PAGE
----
Letâ€™s Encrypt was founded by a few employees of large organizations and companies to help move the entire internet to a secure state. Today Letâ€™s Encrypt provides free HTTPS (SSL/TLS) certificates therefore removing the cost of securing a website. They even provide free software (Certbot) to help automate the installation and maintenance of the certificates.
Letâ€™s Encrypt was founded by Electronic Frontier Foundation (EFF), Mozilla Foundation (makers of the FireFox browser), University of Michigan, Akamai Technologies and Cisco Systems. More can be read about Letâ€™s Encrypt on Wikipedia: https://en.wikipedia.org/wiki/Let's_Encrypt
SSL, TLS and HTTPS
HTTP is Hyper Text Transport Protocol, to simplify what this is, itâ€™s the language which allows all the computers and devices to share information over the internet. HTTPS is HTTP Secure, the â€œsecureâ€ part implies that no one can monitor or alter the communication between your device and the originating provider of the information you are accessing.
The â€œSâ€ in HTTPS in common language demonstrates that the site has an â€œSSL certificateâ€, but thatâ€™s not particularly accurate. SSL is Secure Sockets Layer, and despite being a commonly used term, is no longer actually used and is considered insecure. TLS is Transport Layer Security, and has replaced the SSL protocol.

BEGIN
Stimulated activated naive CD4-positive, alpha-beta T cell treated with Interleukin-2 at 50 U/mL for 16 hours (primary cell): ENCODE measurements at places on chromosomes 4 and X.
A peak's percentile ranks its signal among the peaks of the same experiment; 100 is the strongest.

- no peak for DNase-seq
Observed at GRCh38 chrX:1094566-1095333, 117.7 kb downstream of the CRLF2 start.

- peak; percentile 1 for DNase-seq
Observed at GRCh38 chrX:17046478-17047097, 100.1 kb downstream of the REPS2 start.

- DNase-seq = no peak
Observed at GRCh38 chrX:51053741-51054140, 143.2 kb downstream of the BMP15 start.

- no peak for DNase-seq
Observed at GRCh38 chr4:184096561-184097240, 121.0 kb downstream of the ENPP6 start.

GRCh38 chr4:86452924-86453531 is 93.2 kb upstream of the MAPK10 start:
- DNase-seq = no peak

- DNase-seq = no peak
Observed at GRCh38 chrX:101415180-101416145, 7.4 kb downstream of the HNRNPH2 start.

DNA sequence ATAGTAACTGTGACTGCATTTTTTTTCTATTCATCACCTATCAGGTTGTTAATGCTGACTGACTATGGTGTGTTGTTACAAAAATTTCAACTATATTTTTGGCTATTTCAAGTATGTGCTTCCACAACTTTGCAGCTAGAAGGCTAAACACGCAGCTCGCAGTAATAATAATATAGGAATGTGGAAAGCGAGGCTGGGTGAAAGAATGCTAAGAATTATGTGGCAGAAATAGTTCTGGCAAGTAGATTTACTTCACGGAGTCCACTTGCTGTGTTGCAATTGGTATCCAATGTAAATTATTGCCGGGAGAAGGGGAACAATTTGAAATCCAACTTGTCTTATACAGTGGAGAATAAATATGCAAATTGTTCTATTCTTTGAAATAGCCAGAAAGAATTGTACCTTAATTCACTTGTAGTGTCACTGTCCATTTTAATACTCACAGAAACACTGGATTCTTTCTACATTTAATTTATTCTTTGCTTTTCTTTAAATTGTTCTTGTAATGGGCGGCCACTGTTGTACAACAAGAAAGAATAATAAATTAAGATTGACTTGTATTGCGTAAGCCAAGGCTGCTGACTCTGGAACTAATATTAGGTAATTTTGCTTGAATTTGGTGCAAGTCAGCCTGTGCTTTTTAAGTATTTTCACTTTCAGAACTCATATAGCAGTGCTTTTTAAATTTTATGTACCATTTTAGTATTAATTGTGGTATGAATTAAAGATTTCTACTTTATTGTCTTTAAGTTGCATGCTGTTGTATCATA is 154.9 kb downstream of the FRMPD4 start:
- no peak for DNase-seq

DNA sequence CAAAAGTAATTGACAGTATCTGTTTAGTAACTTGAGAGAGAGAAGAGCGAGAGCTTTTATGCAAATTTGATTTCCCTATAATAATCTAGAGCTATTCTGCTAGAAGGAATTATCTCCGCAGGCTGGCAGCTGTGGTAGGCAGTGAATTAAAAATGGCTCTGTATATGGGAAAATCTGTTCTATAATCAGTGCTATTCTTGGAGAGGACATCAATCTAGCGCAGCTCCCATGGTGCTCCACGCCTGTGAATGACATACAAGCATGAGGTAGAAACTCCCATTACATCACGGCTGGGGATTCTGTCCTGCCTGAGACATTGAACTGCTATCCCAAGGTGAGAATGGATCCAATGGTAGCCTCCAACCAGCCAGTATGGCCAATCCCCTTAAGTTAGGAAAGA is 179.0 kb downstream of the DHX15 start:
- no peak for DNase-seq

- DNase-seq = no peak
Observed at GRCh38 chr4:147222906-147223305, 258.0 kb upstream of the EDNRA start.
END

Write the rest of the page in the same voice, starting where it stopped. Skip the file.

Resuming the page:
From Googleâ€™s knowledge base.
Do I need a sitemap?
If your siteâ€™s pages are properly linked, our web crawlers can usually discover most of your site. Even so, a sitemap can improve the crawling of your site, particularly if your site meets one of the following criteria:
- Your site is really large. As a result, itâ€™s more likely Google web crawlers might overlook crawling some of your new or recently updated pages.
- Your site has a large archive of content pages that are isolated or well not linked to each other. If you site pages do not naturally reference each other, you can list them in a sitemap to ensure that Google does not overlook some of your pages.
- Your site is new and has few external links to it. Googlebot and other web crawlers crawl the web by following links from one page to another. As a result, Google might not discover your pages if no other sites link to them.
- Your site uses rich media content, is shown in Google News, or uses other sitemaps-compatible annotations. Google can take additional information from sitemaps into account for search, where appropriate.
Another important thing to note from Googleâ€™s documentation is this: